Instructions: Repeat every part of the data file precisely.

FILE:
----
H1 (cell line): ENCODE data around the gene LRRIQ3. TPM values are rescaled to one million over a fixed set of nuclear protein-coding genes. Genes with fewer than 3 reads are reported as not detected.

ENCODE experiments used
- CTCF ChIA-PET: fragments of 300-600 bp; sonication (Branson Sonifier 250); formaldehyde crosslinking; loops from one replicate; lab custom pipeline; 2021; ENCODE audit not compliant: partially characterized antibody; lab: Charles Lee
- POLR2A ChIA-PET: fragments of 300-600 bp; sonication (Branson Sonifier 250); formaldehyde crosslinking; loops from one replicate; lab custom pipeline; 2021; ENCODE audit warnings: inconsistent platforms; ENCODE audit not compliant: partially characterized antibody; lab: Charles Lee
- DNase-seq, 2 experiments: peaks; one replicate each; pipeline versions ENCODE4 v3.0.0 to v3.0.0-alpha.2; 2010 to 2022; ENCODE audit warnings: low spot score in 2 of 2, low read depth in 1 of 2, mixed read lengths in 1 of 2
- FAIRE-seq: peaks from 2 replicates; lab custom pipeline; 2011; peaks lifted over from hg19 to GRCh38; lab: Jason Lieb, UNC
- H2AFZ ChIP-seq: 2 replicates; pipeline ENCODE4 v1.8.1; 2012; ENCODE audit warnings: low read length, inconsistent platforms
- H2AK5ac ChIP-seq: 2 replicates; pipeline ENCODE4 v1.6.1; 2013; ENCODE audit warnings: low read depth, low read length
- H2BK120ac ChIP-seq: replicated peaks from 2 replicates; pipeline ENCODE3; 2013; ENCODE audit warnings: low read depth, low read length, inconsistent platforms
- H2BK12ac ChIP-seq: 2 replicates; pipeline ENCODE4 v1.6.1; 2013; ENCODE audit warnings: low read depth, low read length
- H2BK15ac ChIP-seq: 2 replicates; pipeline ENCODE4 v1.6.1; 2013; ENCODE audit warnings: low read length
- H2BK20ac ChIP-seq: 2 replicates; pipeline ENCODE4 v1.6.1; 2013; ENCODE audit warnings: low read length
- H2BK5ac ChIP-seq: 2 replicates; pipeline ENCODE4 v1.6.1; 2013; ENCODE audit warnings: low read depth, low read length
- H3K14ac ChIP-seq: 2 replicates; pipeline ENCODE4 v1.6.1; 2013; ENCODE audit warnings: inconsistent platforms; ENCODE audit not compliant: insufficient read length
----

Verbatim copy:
H1 (cell line): ENCODE data around the gene LRRIQ3. TPM values are rescaled to one million over a fixed set of nuclear protein-coding genes. Genes with fewer than 3 reads are reported as not detected.

ENCODE experiments used
- CTCF ChIA-PET: fragments of 300-600 bp; sonication (Branson Sonifier 250); formaldehyde crosslinking; loops from one replicate; lab custom pipeline; 2021; ENCODE audit not compliant: partially characterized antibody; lab: Charles Lee
- POLR2A ChIA-PET: fragments of 300-600 bp; sonication (Branson Sonifier 250); formaldehyde crosslinking; loops from one replicate; lab custom pipeline; 2021; ENCODE audit warnings: inconsistent platforms; ENCODE audit not compliant: partially characterized antibody; lab: Charles Lee
- DNase-seq, 2 experiments: peaks; one replicate each; pipeline versions ENCODE4 v3.0.0 to v3.0.0-alpha.2; 2010 to 2022; ENCODE audit warnings: low spot score in 2 of 2, low read depth in 1 of 2, mixed read lengths in 1 of 2
- FAIRE-seq: peaks from 2 replicates; lab custom pipeline; 2011; peaks lifted over from hg19 to GRCh38; lab: Jason Lieb, UNC
- H2AFZ ChIP-seq: 2 replicates; pipeline ENCODE4 v1.8.1; 2012; ENCODE audit warnings: low read length, inconsistent platforms
- H2AK5ac ChIP-seq: 2 replicates; pipeline ENCODE4 v1.6.1; 2013; ENCODE audit warnings: low read depth, low read length
- H2BK120ac ChIP-seq: replicated peaks from 2 replicates; pipeline ENCODE3; 2013; ENCODE audit warnings: low read depth, low read length, inconsistent platforms
- H2BK12ac ChIP-seq: 2 replicates; pipeline ENCODE4 v1.6.1; 2013; ENCODE audit warnings: low read depth, low read length
- H2BK15ac ChIP-seq: 2 replicates; pipeline ENCODE4 v1.6.1; 2013; ENCODE audit warnings: low read length
- H2BK20ac ChIP-seq: 2 replicates; pipeline ENCODE4 v1.6.1; 2013; ENCODE audit warnings: low read length
- H2BK5ac ChIP-seq: 2 replicates; pipeline ENCODE4 v1.6.1; 2013; ENCODE audit warnings: low read depth, low read length
- H3K14ac ChIP-seq: 2 replicates; pipeline ENCODE4 v1.6.1; 2013; ENCODE audit warnings: inconsistent platforms; ENCODE audit not compliant: insufficient read length